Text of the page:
The federal government says a new "patient-focused" research centre in Saskatchewan could help close the health gap between Indigenous and non-Indigenous Canadians.
Federal Health Minister Jane Philpott said Indigenous Canadians have shorter life expectancies, higher rates of diabetes and face more mental health issues, and the new Saskatchewan Centre for Patient-Oriented Research will help stem those trends.
"To invest in the work that is being done here in Saskatchewan will have a huge impact in the long term," Philpott told reporters in Saskatoon Tuesday.
"And the focus on Indigenous health and mental health and problematic substance abuse are all top issues in the country."
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Federal and provincial governments will provide funding of about $63 million over five years for the centre — which is a collection of researchers throughout the province.
"The focus on Indigenous health and mental health and problematic substance abuse are all top issues in the country." - Health Minister Jane Philpott
Helen Kenyon, the new executive director of the centre, said the money will help get patients involved in the health research process.
"We are providing research that really makes a difference for patients right from the get go. That's the big difference," Kenyon said.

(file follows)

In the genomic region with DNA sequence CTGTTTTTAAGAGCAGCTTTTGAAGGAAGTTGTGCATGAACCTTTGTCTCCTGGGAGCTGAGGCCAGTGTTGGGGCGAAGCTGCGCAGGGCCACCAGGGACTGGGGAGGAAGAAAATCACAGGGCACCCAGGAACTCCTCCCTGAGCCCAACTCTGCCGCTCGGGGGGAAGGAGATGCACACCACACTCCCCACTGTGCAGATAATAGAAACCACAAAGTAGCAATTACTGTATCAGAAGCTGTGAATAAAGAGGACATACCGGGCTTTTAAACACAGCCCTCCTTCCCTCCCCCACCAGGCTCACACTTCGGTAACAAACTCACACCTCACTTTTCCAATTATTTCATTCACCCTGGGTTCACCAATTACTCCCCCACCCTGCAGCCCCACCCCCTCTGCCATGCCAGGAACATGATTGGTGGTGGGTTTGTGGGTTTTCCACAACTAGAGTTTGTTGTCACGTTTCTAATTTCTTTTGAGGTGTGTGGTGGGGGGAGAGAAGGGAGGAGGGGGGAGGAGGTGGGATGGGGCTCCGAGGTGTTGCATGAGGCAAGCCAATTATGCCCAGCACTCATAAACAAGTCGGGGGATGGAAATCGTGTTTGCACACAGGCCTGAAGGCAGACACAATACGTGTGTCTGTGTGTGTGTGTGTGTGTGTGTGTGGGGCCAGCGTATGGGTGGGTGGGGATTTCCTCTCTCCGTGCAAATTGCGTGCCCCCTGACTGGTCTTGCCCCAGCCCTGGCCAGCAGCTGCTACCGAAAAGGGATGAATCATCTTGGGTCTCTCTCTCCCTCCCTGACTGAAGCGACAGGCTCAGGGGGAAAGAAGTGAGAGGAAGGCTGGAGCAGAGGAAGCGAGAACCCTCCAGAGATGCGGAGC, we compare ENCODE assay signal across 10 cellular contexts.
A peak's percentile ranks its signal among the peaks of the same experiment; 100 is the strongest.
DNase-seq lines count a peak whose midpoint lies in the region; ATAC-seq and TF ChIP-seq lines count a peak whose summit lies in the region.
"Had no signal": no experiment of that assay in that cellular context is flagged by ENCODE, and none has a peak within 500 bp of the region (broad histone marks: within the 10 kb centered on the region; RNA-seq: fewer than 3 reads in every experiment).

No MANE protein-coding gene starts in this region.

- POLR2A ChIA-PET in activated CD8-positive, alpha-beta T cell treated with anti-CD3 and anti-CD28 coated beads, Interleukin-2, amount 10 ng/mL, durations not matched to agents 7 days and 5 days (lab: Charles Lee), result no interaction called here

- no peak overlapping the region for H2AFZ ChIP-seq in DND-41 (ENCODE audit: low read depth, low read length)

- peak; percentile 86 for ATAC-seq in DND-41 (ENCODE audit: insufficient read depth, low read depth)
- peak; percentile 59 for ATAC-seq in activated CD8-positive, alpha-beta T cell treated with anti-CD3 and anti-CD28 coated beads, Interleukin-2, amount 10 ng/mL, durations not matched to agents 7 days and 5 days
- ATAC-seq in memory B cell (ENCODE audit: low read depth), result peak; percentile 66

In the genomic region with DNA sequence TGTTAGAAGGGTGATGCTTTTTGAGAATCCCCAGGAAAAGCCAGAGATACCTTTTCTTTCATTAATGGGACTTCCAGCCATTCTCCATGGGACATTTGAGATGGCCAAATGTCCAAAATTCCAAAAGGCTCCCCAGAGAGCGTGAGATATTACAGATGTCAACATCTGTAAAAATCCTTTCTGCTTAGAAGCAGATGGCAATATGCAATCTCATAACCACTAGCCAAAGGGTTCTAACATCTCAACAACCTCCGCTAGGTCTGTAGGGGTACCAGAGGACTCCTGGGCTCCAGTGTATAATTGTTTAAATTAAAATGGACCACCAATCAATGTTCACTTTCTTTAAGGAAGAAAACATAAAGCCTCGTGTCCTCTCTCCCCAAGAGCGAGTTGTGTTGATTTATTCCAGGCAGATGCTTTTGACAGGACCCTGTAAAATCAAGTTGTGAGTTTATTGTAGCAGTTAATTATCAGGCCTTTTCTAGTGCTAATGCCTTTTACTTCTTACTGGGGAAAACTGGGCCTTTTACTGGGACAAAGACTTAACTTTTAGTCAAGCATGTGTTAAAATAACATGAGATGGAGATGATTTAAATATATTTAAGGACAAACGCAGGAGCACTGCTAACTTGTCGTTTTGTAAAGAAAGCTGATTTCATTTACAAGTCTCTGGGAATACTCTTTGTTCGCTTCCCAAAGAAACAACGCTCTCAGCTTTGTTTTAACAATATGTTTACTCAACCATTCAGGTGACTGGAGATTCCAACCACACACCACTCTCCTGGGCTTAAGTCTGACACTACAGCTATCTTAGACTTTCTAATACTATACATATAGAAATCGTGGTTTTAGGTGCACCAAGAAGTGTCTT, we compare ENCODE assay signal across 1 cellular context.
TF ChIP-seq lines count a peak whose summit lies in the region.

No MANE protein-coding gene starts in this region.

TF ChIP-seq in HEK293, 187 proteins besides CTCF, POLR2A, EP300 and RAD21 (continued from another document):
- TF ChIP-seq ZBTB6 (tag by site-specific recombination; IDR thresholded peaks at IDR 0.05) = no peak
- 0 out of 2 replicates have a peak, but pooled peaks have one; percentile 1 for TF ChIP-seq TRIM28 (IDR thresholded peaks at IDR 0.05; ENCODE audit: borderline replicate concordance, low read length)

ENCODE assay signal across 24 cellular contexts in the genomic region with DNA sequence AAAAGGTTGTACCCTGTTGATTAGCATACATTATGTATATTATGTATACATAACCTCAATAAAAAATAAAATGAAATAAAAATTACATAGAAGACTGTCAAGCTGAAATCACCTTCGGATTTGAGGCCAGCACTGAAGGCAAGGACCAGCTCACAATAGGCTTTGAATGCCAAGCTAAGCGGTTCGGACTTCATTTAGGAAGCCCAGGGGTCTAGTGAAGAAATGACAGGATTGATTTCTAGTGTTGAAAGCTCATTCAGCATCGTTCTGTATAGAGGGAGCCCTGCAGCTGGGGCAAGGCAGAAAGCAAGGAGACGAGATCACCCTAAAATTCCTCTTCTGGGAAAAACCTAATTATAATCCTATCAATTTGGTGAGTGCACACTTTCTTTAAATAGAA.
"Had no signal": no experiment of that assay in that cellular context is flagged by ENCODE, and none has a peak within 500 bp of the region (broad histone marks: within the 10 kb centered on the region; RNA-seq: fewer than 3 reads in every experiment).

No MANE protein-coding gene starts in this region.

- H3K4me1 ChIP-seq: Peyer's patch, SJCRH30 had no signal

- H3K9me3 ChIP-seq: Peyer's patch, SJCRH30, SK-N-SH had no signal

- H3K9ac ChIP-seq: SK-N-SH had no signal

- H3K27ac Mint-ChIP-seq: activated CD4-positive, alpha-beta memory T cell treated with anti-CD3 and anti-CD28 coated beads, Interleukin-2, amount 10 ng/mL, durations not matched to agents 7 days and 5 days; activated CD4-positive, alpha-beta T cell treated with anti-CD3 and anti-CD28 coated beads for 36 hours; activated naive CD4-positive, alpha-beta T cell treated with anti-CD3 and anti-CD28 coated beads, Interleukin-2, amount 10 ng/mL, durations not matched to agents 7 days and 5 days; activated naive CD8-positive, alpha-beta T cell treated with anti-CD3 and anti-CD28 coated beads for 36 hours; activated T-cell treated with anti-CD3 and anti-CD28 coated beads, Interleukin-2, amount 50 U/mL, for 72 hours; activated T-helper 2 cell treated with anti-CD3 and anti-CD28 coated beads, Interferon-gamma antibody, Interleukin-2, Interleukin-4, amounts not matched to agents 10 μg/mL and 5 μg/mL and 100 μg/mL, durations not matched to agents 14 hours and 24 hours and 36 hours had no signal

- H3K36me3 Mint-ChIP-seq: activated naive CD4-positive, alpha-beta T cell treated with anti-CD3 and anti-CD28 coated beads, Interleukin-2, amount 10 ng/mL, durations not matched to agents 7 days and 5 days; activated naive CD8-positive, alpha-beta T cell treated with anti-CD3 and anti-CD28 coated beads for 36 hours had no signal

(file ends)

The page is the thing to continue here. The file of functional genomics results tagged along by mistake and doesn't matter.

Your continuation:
To start off, the centre's two primary focuses will be mental health and addiction, and health issues facing Indigenous Canadians.
The idea, according to Philpott, is to get people who are affected by health research involved the process of conducting that research. She said that approach is especially key when it comes to closing the health gap between Indigenous and non-Indigenous Canadians.
"This kind of research that we are doing to find out what it's going to take to be able to close that gap is absolutely essential," Philpott said.
"It's at the core of what I need to do as health minister."
Philpott to tour Sask. First Nations
Philpott will also be touring two First Nations during her Saskatchewan trip. The minister will visit Ahtahkakoop Cree Nation and Big River First Nation to learn how those communities are fighting HIV and AIDS.
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Philpott said those two communities had some of the highest rates of HIV infection in the country.
Now thanks to innovative programs like Know Your Status, Philpott said the communities have almost got their number of new cases "down to zero."